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Med-Surg II - wk 3

Problems of Oxygenatio: Perfusion: Nursing Management of Acute Coronary Syndrome

Systematic Approach to Assessing Cardiac Rhythm: 1. Look at a P wave. Is there 1 P for every QRS? Yes, NSR. represent atrial depolarization and repolarization.
Systematic Approach to Assessing Cardiac Rhythm: 2. evaluate atrial rhythm. Is atrial rate the same or different than ventricular rate?
Systematic Approach to Assessing Cardiac Rhythm: 3. Evaluate atrial rate. Do I have an atrial rate that is different from the ventricular rate?
Systematic Approach to Assessing Cardiac Rhythm: 4. measure PR interval (0.12-0.20). the amount of time it takes the message to get from atria to Vs. Long PR interval: conduction problem - impulse isn't getting there when it should. could be a problem in the bundle of His.
Systematic Approach to Assessing Cardiac Rhythm: 5. evaluate ventricular rate.
Systematic Approach to Assessing Cardiac Rhythm: 6. calculate ventricular rate.
Systematic Approach to Assessing Cardiac Rhythm: 7. measure QRS complex. WIDE: PVCs. do the QRSs look like the normal pattern?
Acute Coronary Syndreme the heart is not getting the perfusion that it needs (perfusion problem). pt's may have underlying diseases that cause this to happen (CHF, HTN, diabetes, hx rheumatic fever). "happens really fast" - sudden cardiac death.
Heart Disease "silent killer" . leading cause of death in men and women, worldwide.
What do people do that make coronary arteries sick? fatty foods, smoking, lack of exercise, obesity, etc. some people are pre-disposed.
Complications of CAD one of 2 ways: develop chronic stable angina, or have an episode of acute coronary syndrome. CAD can lead to angina or MI.
Angina (basic) pain due to ischemia.
MI (basic) nothing is getting to that part of the heart muscle = tissue death.
CAD type of lesions Stenotic lesion; non-stenotic lesion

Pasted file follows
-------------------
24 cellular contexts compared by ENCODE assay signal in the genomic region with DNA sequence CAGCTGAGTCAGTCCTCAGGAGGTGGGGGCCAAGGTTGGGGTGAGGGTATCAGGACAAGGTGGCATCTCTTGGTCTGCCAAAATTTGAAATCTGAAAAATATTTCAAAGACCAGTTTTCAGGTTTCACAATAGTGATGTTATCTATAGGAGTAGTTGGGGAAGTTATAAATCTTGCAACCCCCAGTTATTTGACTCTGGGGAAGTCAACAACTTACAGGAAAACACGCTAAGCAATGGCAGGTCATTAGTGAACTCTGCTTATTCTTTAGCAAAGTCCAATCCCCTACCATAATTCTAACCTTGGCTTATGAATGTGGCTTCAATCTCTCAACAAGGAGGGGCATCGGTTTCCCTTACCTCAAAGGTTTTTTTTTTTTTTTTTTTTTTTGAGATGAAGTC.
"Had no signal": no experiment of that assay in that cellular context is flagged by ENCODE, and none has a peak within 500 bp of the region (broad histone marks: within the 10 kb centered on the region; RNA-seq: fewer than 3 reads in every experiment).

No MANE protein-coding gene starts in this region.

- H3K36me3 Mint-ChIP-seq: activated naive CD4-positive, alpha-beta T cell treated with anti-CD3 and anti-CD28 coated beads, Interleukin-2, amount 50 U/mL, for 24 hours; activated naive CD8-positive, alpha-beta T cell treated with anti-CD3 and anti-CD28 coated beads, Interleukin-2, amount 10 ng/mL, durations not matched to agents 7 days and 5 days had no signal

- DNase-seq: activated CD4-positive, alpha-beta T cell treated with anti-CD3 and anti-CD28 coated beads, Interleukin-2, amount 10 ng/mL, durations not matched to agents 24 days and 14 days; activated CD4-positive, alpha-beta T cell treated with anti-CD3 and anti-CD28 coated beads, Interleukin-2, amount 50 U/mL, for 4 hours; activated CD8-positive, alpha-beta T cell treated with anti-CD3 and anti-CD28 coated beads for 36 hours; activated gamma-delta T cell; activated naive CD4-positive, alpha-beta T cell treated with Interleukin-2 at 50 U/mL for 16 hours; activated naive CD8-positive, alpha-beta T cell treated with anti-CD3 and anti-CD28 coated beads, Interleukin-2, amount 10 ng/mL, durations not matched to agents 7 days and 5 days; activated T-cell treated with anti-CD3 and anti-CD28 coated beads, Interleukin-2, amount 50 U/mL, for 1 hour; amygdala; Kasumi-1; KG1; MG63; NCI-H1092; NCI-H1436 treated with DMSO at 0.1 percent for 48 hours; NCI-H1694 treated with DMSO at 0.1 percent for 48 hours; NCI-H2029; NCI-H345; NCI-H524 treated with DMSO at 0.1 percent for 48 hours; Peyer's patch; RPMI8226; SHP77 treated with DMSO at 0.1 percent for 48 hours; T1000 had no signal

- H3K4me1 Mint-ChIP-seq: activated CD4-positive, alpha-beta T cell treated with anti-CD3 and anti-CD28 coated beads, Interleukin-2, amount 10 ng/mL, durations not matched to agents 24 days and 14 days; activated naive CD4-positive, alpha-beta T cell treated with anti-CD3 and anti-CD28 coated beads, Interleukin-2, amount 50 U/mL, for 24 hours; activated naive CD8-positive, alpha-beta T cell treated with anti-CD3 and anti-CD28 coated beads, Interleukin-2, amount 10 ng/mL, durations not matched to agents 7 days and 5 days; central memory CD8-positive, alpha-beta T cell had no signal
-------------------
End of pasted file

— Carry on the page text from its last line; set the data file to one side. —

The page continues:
Stenotic Lesion lesions with a "cap" over it (body recognizes the plaque as not normal, immune response, eventually "protective" layer over it. blood is still getting though the open part. anytime the myocardial O2 demand increases they will have angina.
lesion build up of plaque
plauqe build up of cells, fatty cells, making a fibrous plaque (fabric-like). decreases the diameter of the artery. develops
Stenotic Lesion Treatments localized therapy: PTCA, stent,or CABG. (go in and try to fix the clogged area.
Non-Stenotic Lesion more complicated. inflammatory mediators move in, clot develops, less space for blood, protective cap begins to dissolve, blood cells collect. high risk of thrombus and MI.
Non-Stenotic Lesion: Treatment very dangerous to mess with an artery as fragile as this. Lifestyle modification. Drug therapy.
Developing a Lesion plaque begins to develop, narrowing the lesion. Body begins to develop collateral circulation to get blood around the plaque.
Developing a Lesion: Complicated Lesion totally blocked lumen, but collateral circulation is providing tissue with nutrients and O2. takes a long time for this to develop.
Developing a Lesion: someone who develops CAD and doesn't have collateral circulation and younger people they have no back-up when the artery is blocked. "silent killer"
Assessment of Ischemia (PQRST). Precipitating (what brought the pain on?). Quality (how does it feel?). Radiating (where is the pain?). Severity (0-10 scale). Timing (how long have you had the pain? how long did it last?)
Chronic Stable Angina person living with this: have some pattern of angina (associated with CAD), they know they have CAD (they've had testing).
Chronic Stable Angina: Treatment: Drug Therapy Anti-platelet. Nitroglycerin. Beta-blockers, calcium-channel blockers, ACE inhibitors Lipid lowering drugs.
Anti-Platelets prevent platelet aggregation. Baby aspirin Q day. Plavix.
Nitroglycerin potent vasodilator. sublinginal, patch. 3 nitro then stop, 1 Q 5 min, up to 3 doses.
Beta-blockers, Calcium-channel blockers, ACE inhibitors trying to decrease the work of the heart. given for HTN. rate control. give medication that decrease how hard the heart has to work so they don't get into angina episodes.
Lipid-lowering Drugs statins. side effects: rhabdomyolysis - making HR worse, diabetes worse,